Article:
Responding to my declaration that the Iranian regime's "fate is as sealed as those tyrants in Moscow two decades ago," Larison cautions:

[It] could be that the regime could lose control, but this is far from certain. Indeed, it seems to be getting more improbable every day. So how can we say that the fate of the current Iranian leadership is “sealed”? The tyrants in Moscow accepted that their fate was to lose power. On the whole, to the extent that they gave up power, they went quietly. The Chinese and Burmese governments have offered different examples to follow. Following these examples, Iran’s leadership apparently believes it can outlast the protests and remain in power.

So far, the opposition has given them and the rest of us little reason to think otherwise.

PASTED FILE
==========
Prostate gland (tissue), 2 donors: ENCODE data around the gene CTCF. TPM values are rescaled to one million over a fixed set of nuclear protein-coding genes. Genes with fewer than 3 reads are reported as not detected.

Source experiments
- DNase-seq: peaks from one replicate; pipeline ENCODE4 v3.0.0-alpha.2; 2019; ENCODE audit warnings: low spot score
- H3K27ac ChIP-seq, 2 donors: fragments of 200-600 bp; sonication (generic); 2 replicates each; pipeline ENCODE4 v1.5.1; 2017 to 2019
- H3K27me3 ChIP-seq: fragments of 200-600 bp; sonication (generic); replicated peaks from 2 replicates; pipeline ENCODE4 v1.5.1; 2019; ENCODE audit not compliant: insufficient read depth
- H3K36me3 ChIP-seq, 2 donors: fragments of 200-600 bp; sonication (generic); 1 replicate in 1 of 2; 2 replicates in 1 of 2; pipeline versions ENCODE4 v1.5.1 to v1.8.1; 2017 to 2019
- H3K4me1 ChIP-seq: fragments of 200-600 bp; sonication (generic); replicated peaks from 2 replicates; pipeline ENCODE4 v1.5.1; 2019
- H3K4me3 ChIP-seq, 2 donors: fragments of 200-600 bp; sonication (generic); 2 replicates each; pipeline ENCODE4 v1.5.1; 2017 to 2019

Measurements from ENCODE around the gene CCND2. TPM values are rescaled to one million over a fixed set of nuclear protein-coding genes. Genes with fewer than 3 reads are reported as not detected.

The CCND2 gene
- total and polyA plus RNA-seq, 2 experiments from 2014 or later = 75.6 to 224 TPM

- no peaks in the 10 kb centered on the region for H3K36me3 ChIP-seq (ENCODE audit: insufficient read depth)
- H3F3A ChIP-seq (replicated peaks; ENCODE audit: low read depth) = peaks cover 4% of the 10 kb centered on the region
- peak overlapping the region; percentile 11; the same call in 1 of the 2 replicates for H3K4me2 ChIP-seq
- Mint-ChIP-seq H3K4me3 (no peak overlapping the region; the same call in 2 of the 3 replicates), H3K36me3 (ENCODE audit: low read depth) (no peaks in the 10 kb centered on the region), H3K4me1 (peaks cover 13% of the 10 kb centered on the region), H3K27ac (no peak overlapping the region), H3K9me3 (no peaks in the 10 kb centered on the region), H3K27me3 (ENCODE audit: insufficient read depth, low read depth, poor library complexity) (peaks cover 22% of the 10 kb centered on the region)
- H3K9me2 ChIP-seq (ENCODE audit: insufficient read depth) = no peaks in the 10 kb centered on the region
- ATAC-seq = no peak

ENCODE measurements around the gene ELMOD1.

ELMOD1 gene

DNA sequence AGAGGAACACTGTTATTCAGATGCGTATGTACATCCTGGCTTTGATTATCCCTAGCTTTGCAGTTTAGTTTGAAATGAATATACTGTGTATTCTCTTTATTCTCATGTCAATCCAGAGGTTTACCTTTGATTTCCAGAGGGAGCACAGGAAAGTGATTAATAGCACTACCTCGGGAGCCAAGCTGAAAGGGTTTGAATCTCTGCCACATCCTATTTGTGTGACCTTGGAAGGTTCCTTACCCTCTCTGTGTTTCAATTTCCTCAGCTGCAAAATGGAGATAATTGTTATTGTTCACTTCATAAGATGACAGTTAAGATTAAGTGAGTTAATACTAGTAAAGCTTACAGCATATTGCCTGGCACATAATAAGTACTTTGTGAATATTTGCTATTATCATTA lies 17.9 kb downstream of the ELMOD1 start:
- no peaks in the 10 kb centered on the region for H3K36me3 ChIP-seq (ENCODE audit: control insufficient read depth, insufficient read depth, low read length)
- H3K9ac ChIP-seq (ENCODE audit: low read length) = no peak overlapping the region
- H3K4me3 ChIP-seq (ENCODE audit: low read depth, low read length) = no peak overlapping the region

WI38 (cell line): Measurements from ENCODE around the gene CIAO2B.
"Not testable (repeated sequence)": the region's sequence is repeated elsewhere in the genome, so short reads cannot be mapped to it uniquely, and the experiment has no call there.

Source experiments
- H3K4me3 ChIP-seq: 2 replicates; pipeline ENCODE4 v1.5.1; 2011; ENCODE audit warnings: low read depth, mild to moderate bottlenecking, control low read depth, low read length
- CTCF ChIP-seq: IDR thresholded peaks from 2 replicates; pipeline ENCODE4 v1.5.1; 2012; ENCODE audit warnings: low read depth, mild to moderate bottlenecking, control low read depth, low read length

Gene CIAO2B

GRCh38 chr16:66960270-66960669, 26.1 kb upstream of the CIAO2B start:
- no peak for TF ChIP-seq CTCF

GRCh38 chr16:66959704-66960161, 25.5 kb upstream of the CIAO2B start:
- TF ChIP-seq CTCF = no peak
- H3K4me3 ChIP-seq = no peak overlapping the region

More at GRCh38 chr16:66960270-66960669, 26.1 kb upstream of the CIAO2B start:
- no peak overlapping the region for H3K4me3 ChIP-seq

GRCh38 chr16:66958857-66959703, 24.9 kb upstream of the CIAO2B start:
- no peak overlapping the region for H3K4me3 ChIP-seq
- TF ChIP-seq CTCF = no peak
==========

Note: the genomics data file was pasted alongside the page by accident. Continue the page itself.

Why do I bother writing this? It is certainly not because I like the way things are. It is not simply to be contrary. Neither am I interested in assuming the worst about the situation just to do it. The danger in thinking that the regime’s fate is “sealed” and believing, contrary to evidence, that Tehran is isolated in the world is that it encourages misguided policy decisions. If one believes that Tehran is extremely isolated, pursuing sanctions of one kind or another might seem much more practical. It is only when we recognize that Tehran is not isolated and has many partners and allies around the world that we see the futility of going the sanctions route. If one assumes that the regime’s fate is “sealed,” and we just need to wait and watch the collapse happen, that militates against negotiations and engagement, and it encourages hawks to lobby for increased pressure and confrontation to try to push the regime over the edge.

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